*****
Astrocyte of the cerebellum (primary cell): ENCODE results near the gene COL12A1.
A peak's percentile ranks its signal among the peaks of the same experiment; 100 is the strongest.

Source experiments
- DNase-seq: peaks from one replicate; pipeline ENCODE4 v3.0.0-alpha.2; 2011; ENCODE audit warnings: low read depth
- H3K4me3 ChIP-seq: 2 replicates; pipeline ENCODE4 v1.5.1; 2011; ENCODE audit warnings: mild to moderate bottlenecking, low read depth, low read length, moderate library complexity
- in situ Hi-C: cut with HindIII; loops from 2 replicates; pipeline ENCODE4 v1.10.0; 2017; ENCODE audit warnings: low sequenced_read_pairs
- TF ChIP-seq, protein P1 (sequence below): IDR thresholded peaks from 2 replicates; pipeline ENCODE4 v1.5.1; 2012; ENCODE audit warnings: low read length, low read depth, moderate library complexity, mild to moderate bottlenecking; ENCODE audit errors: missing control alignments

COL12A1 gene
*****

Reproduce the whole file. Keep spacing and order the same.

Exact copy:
Astrocyte of the cerebellum (primary cell): ENCODE results near the gene COL12A1.
A peak's percentile ranks its signal among the peaks of the same experiment; 100 is the strongest.

Source experiments
- DNase-seq: peaks from one replicate; pipeline ENCODE4 v3.0.0-alpha.2; 2011; ENCODE audit warnings: low read depth
- H3K4me3 ChIP-seq: 2 replicates; pipeline ENCODE4 v1.5.1; 2011; ENCODE audit warnings: mild to moderate bottlenecking, low read depth, low read length, moderate library complexity
- in situ Hi-C: cut with HindIII; loops from 2 replicates; pipeline ENCODE4 v1.10.0; 2017; ENCODE audit warnings: low sequenced_read_pairs
- TF ChIP-seq, protein P1 (sequence below): IDR thresholded peaks from 2 replicates; pipeline ENCODE4 v1.5.1; 2012; ENCODE audit warnings: low read length, low read depth, moderate library complexity, mild to moderate bottlenecking; ENCODE audit errors: missing control alignments

COL12A1 gene